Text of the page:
Italy to quit Afghan campaign by 2014

As casualties in Afghanistan rise and prospects for the war seem ever less clear, another NATO member, Italy, is pulling out of the campaign.

The country's foreign minister announced Italy will begin withdrawing troops next summer.

According to the proposed schedule, over 3,000 soldiers will gradually leave by 2014.

The decision comes just days after four Italian soldiers were killed in a bomb attack in Afghanistan.

Thirty-four Italian troop members have lost their lives since 2004.

Marco Vicenzino, the founder and director of the Global Strategy Project, believes the announcement comes as a “domestic response to the recent killing of Italian soldiers last week” and much might change by 2014 and “between now and then anything can happen.”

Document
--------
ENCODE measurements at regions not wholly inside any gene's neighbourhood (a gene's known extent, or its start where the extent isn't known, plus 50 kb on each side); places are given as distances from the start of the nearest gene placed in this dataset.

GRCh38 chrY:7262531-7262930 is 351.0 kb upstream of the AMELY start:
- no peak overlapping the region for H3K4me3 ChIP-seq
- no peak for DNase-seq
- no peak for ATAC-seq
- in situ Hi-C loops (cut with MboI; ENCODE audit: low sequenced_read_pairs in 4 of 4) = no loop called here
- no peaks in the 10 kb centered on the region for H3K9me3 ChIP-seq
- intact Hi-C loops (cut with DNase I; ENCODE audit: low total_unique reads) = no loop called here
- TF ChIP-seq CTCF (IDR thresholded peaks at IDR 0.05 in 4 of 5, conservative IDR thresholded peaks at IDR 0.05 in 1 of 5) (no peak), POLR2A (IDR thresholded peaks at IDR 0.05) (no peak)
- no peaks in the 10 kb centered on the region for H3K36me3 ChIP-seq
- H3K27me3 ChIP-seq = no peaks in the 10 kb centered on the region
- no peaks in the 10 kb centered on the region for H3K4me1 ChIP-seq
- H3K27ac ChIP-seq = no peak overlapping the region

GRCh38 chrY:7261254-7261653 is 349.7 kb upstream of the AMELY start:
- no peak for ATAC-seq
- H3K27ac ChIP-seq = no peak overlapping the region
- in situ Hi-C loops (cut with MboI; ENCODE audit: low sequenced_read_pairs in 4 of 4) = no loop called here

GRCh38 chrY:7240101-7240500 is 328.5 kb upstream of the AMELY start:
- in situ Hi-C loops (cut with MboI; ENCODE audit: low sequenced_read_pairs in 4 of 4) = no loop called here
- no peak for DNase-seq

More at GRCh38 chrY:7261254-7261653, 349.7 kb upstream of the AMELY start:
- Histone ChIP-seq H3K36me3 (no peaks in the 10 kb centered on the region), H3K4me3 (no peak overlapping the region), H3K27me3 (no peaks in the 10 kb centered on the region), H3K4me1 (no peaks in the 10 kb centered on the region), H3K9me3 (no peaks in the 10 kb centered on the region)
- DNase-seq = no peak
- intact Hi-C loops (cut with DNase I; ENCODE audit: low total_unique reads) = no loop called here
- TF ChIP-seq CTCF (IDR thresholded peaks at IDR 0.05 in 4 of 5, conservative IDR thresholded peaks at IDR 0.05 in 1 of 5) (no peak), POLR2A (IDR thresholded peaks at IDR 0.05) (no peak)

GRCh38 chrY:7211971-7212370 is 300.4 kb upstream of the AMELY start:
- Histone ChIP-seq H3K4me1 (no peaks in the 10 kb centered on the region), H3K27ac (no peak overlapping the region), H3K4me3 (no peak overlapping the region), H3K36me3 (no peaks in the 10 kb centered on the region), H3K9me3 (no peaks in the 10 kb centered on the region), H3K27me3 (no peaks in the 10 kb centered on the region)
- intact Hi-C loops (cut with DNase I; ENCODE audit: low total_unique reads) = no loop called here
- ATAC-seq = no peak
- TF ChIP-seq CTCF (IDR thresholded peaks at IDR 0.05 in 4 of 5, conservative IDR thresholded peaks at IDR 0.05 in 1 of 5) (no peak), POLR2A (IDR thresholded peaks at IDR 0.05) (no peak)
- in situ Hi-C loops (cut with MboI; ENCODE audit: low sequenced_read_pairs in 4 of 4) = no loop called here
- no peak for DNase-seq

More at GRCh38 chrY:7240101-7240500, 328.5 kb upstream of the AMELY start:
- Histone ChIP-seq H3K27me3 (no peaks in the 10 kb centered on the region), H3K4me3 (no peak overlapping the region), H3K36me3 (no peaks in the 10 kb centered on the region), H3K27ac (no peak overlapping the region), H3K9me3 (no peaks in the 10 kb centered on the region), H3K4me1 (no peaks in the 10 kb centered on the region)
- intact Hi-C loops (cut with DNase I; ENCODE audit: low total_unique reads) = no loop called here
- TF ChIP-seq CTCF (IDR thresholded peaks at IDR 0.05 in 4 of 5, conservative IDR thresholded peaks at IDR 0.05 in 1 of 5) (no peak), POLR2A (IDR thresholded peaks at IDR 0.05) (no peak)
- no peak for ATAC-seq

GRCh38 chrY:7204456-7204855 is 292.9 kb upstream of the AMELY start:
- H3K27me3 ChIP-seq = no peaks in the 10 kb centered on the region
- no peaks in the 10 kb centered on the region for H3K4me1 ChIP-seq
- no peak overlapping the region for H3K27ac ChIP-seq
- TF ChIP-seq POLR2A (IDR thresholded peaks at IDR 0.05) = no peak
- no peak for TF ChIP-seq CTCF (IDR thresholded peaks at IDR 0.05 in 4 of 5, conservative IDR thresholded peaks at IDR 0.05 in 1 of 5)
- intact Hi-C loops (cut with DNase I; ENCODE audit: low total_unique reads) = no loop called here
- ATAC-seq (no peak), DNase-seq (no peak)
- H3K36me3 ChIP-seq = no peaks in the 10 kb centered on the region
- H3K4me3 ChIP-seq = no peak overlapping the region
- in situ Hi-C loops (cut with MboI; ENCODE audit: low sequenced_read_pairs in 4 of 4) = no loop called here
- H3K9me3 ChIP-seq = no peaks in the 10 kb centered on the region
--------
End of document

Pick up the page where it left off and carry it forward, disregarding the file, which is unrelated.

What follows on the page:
The NATO force in Afghanistan will be a key subject at the upcoming NATO summit in Lisbon, said Vicenzino, and added that “overall for the media you are going to see more of a coherent strategy, at least in rhetoric,” but “one by one there is going to be a different situation according to country.”

“It is not just a question of NATO member states or other states participating, it is about the efficiency of the Afghan national army and it will take at least another four to five years for the Afghan national army to be at least at the basic stature that it wants to be,” he stated.

The new NATO states and would-be members like Georgia, Bulgaria and the Baltic states are eager to fight in Afghanistan because they see it as a “deterrent to what many of them see, at least in their perception, to be Russian aggression,” explained Vicenzino.

“That is debatable, but from the views of many of those potential member states, they look at it as a way of getting it good with the Americans in terms of contributing troops, but there is another flipside, the additional element is the fact that it is a way for them to guarantee their security to what many of them perceive as Russian aggression.”